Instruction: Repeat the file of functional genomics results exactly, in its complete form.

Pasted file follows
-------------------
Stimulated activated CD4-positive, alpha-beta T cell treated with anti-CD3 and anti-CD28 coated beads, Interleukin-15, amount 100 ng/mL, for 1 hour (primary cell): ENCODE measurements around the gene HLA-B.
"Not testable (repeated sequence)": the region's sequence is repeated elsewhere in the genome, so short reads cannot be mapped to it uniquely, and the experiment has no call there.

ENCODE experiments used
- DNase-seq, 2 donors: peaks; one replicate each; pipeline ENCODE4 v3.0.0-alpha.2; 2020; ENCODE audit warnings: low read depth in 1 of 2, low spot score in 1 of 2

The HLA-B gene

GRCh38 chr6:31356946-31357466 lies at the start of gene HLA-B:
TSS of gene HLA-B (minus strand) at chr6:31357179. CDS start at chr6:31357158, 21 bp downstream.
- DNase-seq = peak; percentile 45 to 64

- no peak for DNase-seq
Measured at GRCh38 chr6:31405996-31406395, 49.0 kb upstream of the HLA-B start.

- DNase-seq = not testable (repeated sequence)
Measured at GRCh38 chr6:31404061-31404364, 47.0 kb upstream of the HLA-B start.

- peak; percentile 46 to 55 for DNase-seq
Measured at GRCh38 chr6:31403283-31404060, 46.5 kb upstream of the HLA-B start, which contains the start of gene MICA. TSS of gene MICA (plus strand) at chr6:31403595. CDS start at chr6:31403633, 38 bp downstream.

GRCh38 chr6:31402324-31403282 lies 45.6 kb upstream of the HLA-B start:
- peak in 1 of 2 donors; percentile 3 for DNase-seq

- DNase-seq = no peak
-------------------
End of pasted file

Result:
Stimulated activated CD4-positive, alpha-beta T cell treated with anti-CD3 and anti-CD28 coated beads, Interleukin-15, amount 100 ng/mL, for 1 hour (primary cell): ENCODE measurements around the gene HLA-B.
"Not testable (repeated sequence)": the region's sequence is repeated elsewhere in the genome, so short reads cannot be mapped to it uniquely, and the experiment has no call there.

ENCODE experiments used
- DNase-seq, 2 donors: peaks; one replicate each; pipeline ENCODE4 v3.0.0-alpha.2; 2020; ENCODE audit warnings: low read depth in 1 of 2, low spot score in 1 of 2

The HLA-B gene

GRCh38 chr6:31356946-31357466 lies at the start of gene HLA-B:
TSS of gene HLA-B (minus strand) at chr6:31357179. CDS start at chr6:31357158, 21 bp downstream.
- DNase-seq = peak; percentile 45 to 64

- no peak for DNase-seq
Measured at GRCh38 chr6:31405996-31406395, 49.0 kb upstream of the HLA-B start.

- DNase-seq = not testable (repeated sequence)
Measured at GRCh38 chr6:31404061-31404364, 47.0 kb upstream of the HLA-B start.

- peak; percentile 46 to 55 for DNase-seq
Measured at GRCh38 chr6:31403283-31404060, 46.5 kb upstream of the HLA-B start, which contains the start of gene MICA. TSS of gene MICA (plus strand) at chr6:31403595. CDS start at chr6:31403633, 38 bp downstream.

GRCh38 chr6:31402324-31403282 lies 45.6 kb upstream of the HLA-B start:
- peak in 1 of 2 donors; percentile 3 for DNase-seq

- DNase-seq = no peak